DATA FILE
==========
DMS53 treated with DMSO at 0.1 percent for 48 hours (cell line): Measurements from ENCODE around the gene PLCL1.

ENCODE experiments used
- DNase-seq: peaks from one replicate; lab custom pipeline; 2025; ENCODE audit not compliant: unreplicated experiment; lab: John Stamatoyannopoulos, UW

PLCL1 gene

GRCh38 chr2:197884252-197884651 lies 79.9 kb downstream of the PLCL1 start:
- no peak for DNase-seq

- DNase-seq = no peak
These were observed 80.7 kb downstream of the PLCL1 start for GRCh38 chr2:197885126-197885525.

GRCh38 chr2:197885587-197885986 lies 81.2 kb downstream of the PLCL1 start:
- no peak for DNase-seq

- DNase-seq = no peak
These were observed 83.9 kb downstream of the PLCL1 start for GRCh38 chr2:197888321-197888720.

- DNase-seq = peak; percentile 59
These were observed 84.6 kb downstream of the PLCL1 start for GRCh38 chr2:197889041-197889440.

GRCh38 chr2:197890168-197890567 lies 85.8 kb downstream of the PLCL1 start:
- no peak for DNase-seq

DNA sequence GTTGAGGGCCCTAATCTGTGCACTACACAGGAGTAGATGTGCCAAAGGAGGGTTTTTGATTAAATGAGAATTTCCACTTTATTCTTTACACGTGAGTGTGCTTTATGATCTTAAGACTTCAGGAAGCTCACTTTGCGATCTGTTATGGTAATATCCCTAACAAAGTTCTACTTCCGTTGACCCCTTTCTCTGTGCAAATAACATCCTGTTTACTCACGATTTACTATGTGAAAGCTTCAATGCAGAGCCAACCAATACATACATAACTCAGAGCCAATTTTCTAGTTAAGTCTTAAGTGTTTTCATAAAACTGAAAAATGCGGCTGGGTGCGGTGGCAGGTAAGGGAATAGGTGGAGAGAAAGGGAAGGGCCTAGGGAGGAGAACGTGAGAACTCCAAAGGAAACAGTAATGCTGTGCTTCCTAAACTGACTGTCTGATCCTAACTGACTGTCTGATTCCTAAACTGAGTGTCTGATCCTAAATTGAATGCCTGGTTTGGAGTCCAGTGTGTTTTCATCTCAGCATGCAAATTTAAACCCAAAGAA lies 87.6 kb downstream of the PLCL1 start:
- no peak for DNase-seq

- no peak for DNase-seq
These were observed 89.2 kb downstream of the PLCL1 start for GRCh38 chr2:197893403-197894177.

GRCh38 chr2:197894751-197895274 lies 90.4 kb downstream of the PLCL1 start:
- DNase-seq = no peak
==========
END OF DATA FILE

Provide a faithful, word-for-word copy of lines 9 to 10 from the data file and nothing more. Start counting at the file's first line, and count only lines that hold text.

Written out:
GRCh38 chr2:197885587-197885986 lies 81.2 kb downstream of the PLCL1 start:
- no peak for DNase-seq